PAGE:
LETTER | In the last one week, the whole debate on the PTPTN loans only focuses on two issues. One blames the Pakatan Harapan government in trying to impose the travel ban which Harapan had previously said it will do away with while the second blames students who are not paying back the loans.
But some serious questions are being omitted from this debate and that is who makes the most profit out of the PTPTN? Why is it that before 1997, students in Malaysia did not have this problem?
The answer is simple. This is part of Malaysia's move towards the neo-liberal education system and to facilitate this, the Private Higher Educational Institutions Act was established in 1996 which provided the legal and regulatory framework for the privatisation of higher education in Malaysia.
Education became liberalised and foreign colleges mushroomed as education became just another commodity to make money. Therefore, many students enrolled and they needed to be funded. So PTPTN was the answer.
There are three issues here:
1. Why is that private university education costs three times higher than public universities?
2. Who own these private colleges and universities?
3. Who ends up paying?
Just last month, we saw students from Universiti Teknologi Malaysia protesting after their fees were increased from RM945 to RM5,000; an increase of 529 percent. The difference between private and public higher education costs is too high to be true. Private colleges/universities charge between RM50,000 to RM270,000 for a degree while public universities charge only RM5,000 to RM10,000 for the same programme.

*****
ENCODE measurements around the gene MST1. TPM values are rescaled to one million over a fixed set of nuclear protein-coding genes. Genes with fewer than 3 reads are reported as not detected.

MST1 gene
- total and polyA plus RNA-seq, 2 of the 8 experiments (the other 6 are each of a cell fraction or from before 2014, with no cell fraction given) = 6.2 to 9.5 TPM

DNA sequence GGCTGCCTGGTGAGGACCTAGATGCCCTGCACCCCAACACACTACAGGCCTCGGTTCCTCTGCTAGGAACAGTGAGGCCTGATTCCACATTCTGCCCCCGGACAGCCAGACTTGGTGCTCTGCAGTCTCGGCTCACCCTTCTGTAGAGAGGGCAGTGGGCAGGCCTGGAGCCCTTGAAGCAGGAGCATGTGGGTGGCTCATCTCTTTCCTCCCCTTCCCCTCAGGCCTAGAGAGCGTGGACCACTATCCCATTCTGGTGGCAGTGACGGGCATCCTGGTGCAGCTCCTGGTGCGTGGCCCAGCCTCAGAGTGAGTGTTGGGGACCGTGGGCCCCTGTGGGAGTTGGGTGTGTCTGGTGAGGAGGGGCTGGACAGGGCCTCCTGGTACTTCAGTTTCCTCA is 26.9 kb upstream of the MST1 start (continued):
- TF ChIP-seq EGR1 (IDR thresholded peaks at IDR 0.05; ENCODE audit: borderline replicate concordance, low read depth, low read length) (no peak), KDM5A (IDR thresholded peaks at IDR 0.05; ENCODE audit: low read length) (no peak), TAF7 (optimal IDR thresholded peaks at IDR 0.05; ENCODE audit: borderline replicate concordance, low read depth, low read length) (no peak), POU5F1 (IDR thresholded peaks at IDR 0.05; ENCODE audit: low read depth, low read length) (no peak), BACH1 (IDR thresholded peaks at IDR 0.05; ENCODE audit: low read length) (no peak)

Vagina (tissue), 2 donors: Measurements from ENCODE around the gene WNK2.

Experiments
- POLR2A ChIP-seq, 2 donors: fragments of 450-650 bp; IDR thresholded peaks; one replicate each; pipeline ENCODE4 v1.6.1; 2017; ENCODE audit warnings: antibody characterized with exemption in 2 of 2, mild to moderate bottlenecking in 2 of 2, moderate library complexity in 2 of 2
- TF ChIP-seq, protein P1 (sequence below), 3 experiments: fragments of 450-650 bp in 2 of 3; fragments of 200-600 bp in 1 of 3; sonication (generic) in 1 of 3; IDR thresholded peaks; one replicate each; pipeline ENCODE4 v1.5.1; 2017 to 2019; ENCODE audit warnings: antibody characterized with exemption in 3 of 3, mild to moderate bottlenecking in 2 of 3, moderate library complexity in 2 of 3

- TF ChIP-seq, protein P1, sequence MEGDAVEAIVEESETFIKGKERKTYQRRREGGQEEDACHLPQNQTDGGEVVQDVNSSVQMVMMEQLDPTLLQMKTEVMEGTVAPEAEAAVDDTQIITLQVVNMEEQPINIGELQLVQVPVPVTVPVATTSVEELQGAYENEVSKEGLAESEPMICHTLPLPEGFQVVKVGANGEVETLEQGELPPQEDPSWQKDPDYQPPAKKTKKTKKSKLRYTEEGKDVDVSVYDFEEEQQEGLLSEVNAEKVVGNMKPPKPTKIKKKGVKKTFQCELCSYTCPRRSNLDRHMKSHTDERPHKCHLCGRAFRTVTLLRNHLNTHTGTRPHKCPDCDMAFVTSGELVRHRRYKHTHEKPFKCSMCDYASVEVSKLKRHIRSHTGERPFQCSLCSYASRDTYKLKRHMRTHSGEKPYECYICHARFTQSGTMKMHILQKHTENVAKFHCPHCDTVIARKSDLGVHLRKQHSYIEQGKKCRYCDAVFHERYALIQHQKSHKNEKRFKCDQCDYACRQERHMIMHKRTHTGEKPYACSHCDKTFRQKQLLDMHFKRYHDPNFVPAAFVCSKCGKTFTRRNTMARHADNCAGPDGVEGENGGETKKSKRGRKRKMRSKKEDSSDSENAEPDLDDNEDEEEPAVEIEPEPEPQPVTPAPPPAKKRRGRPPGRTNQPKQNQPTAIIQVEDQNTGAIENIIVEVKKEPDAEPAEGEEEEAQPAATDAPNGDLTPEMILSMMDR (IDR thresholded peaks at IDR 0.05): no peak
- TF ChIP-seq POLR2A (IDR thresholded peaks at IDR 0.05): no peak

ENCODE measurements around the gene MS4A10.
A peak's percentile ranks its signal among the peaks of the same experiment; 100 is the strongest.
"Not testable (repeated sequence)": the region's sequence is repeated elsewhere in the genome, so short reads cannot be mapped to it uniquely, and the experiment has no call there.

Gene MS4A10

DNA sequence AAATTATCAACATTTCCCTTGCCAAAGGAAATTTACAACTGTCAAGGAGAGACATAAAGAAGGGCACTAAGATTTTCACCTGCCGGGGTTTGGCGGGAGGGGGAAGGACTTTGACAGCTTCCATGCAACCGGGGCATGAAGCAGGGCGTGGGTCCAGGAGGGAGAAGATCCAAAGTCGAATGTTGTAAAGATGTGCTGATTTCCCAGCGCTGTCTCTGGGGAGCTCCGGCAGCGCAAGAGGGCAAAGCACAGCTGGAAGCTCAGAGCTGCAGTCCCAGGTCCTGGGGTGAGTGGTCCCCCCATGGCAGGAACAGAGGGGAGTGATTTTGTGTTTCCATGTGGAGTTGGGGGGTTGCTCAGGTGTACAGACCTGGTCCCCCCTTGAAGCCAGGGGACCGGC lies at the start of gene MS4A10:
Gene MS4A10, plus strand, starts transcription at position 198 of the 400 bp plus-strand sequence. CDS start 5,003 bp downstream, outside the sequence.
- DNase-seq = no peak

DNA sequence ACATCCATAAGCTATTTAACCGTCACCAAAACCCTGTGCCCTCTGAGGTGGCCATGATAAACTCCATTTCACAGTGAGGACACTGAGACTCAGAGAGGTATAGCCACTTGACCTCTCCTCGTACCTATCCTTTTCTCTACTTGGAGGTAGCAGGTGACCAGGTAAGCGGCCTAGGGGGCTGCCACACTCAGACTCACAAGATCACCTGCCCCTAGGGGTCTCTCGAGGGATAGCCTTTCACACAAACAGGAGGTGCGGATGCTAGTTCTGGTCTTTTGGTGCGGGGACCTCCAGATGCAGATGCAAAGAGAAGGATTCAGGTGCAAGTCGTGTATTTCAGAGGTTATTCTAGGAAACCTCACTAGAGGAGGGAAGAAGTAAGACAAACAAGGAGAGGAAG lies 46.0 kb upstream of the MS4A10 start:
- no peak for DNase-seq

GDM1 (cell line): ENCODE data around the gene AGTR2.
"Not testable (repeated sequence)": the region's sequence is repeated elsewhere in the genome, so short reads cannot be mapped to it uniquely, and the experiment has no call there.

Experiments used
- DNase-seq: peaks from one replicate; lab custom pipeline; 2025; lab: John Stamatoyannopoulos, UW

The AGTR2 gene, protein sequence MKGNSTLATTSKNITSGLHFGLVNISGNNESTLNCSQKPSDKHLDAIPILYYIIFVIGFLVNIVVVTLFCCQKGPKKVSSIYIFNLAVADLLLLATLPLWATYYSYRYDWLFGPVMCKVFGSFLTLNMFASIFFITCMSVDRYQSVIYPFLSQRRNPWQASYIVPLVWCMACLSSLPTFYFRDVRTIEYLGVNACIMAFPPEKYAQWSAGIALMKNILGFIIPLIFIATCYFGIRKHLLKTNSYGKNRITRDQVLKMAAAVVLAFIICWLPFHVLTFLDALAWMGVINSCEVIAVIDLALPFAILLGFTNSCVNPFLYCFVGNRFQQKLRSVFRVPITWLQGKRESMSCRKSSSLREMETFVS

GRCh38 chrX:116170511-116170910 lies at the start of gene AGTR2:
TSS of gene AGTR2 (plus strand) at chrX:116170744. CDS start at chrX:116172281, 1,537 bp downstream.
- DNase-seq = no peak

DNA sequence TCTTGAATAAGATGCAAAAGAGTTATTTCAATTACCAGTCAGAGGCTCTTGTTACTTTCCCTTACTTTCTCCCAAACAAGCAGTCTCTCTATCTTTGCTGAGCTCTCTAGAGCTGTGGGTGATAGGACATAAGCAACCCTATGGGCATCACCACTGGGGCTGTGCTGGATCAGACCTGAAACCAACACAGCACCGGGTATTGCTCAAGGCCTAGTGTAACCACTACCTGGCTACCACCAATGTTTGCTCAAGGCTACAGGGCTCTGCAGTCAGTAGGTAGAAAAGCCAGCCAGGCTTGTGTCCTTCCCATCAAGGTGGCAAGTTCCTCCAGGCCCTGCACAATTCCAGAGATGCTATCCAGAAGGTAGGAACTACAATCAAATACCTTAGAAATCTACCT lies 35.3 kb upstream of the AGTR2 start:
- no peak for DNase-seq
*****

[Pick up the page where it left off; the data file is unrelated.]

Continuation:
The government, on the other hand, has slowly stopped expanding public education while allowing for the mushrooming of private higher education. This will only result in education costs going up because private institutions' main motivation is profit and not education.
Most of these private colleges are owned by cronies to the ruling parties, royalty as well as GLCs. Now, these people are mostly close associates of the government. They charge high fees. They make the students borrow from PTPTN and they make their money.
In those days, the GLCs used to give scholarships but nowadays they do not as most have ventured into private education where they charge like any other private institution. Some of the GLCs into the education business are Petronas, Tenaga Nasional and Telekom Malaysia.
At the end of the day, the government needs to either force students to pay or bailout PTPTN borrowers using public funds.
Therefore, now looking back on the PTPTN – whose purpose does it serve? It has made the education standards lower by bringing down the passing grade to accommodate more students. It has gone into getting students data and have coerced them into getting loans.
Many schemes have been established to facilitate this. This is the business of education. And we end up arguing and fighting as if paying back loans is a moral and sacred duty when millions are siphoned off by huge corporations in the name of education.
The writer is a PSM Central Committee member.
The views expressed here are those of the author/contributor and do not necessarily represent the views of Malaysiakini.